…while there may have been a many-shaped gulf between Julio and me on the parenting experience, the chasm separating male and female writers was of another order altogether. From the day that Ishaan was born to the day I am writing these words, I have worked in open-doored chaos, stealing sentences in between settling sibling spats, sneaking in edits while supervising homework, and forcing my mind to seek silence within my head, as a maelstorm of toddler tantrums and playful shrieking engulfed my body.
Award-winning foreign correspondent Pallavi Aiyar’s Babies and Bylines is a memoir about maintaining the tricky balance being a mother and having a professional identity. Babies and Bylines is an insightful account of what it means to bring up children while striving for some me-time too. Irrespective of how much of a feminist the parents are there is no escaping the hard fact that babies require their mothers more than their fathers especially when they are infants. It is simply not a gendered comment. But by living your feminism the family learns to give spaces to the mother. For instance when Pallavi lost her job and had to look after two children, her husband Julio, supported and encouraged her travel to research her fabulous book Punjabi Parmesan about the economic collapse across Europe.
It was Julio who encouraged me to feel liberated by the lay-off and go travelling on book research instead of lamenting my joblessness. Once again he proved that although he might not always have lived up to my parenting ideals, my husband was the best thing that had ever happened to my career. ( p.137)
Babies and Bylines is a personal story about parenting with Pallavi Aiyar and her globetrotting family. They have lived in Beijing, Brussels, Jakarta and are now en route to Tokyo. They are a blueblooded example of a mixed family since Julio is Spanish and Pallavi is Indian. It leads to some interesting experiences in the languages the children learn at home to the food they are used to eating.
We simply didn’t seem capable of ‘pure’. We were linguistic muggles. Nico’s first word was in Chinese, ge ge or older brother. We used a random mix of Hindi and Spanish terms thrown into English sentences. Pajama drawstrings were always ‘nada’, rinsing the mouth after brushing one’s teeth was ‘kulla’. But we often used Spanish for body parts. Cheeks, especially before they were about to be kissed, were mofletes. … breasts were tetas. We used the Indonesian macet for traffic jam.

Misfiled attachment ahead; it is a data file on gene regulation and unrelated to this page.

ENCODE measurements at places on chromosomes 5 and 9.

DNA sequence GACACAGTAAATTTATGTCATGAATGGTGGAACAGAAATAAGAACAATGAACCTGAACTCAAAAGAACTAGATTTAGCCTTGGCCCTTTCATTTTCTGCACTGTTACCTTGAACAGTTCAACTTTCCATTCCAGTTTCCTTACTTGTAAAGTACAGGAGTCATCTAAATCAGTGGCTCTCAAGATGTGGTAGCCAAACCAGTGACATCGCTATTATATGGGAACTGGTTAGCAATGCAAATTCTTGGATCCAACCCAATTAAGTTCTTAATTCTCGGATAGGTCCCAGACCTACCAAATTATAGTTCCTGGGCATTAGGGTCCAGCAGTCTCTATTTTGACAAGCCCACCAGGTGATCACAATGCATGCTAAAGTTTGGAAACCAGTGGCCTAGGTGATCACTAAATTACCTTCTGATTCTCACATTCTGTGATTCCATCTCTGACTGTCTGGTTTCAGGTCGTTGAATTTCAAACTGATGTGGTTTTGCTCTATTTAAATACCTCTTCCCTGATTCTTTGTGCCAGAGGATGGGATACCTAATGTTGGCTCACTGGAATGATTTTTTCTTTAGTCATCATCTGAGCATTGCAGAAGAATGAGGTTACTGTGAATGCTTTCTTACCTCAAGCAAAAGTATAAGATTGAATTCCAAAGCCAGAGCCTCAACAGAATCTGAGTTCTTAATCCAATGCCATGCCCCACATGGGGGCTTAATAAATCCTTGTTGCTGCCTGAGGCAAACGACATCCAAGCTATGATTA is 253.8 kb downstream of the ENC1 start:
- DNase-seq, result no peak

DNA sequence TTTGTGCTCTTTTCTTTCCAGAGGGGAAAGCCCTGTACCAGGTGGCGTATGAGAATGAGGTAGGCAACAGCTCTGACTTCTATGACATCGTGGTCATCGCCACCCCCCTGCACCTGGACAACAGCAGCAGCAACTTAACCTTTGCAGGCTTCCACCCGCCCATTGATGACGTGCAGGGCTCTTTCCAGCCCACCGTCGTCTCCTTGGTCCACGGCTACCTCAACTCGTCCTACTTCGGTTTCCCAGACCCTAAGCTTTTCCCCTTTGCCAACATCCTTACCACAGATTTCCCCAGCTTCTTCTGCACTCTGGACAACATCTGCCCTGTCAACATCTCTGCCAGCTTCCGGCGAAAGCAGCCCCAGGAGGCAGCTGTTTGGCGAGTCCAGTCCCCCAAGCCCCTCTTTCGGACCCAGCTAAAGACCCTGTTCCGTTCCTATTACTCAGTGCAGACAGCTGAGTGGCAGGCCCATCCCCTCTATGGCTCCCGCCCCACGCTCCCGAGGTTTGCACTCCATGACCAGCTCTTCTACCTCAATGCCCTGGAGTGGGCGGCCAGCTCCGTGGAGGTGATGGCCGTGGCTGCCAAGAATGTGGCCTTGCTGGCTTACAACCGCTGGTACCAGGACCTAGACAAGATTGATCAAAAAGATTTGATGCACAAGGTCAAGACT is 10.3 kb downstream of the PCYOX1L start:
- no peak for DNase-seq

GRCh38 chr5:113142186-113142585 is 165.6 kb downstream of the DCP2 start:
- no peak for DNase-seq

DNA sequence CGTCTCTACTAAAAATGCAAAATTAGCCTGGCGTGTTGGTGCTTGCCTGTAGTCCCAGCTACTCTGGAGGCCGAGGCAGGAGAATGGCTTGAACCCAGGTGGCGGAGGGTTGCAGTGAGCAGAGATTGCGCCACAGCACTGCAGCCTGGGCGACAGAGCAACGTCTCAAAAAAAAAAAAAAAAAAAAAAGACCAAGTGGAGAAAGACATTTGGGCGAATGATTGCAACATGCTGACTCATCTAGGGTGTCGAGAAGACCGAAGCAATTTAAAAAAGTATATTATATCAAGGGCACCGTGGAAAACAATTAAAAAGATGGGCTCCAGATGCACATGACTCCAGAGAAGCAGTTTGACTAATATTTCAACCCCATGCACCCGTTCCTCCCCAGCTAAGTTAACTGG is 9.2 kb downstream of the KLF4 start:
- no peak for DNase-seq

More importantly the exposure to diverse cultures allows for Pallavi to learn and adapt rapidly to local parenting styles. It also makes spaces for Pallavi to compare and imbibe parenting advice but ultimately choosing what is suitable for her. Whether it is striking a balance between play dates and extra classes for the children to learn skills or being a hands-on mother ensuring the children eat well and observe hygienic practices for their own good but also for her own sanity and self-preservation. Nursing a sick child can take away many hours from a mother working from home. She also learned that having a nanny is immensely useful since it allows for the mother to have some time to herself yet as the children grow and begin to ask questions it is abundantly clear that a nanny is not optimal company for a four-year old. As Pallavi observes, “My four-year-old was beyond the stage when someone without multiple advanced university degrees could meet his needs.” His questions ranged from — “Why don’t numbers end?”, “What is beyond Pluto?”and “When shall I pass away?”
In Babies and Bylines Pallavi Aiyar effectively brings together various schools of thought on parenting starting from baby book Bibles such as What to Expect to American paediatrician Harvey Karp, online discussion forums to thought-provoking commentaries by Judith Shulevitz, Sheryl Sandberg and Anne-Marie Slaughter. Mixed into this were huge dollops of “wisdom” Pallavi Aiyar picked up from her extended circle of nannies, family and friends.
Micromanagement of family life is a full-time job. If a woman can find the space in it to create her own identity it stems from a passion for your work, desire to have an identity distinct from being a mummy and comes with a great deal of determination. Time takes on a different meaning once the children arrive. Every task is imbued with a sense of urgency so as to gather the few opportunities the day provides to find time for yourself. Having said that this compelling need for the mother to have her own space does not in any way undermine her overwhelming love for the brats. It is these constant tugs of war between being a mother and a professional which make life rich. At times it may be very taxing and physically exhausting to have it all. It means being pulled in different directions but it is also so satisfying that many women like Pallavi Aiyar would not want it any other way.
Babies and Bylines is a fantastically empowering modern-day Bible on parenting for both mothers and fathers.
A must read.
Pallavi Aiyar Babies and Bylines: Parenting on the Move HarperCollins Publishers India, Noida, 2016. Pb. pp. 222 Rs350
19 June 2016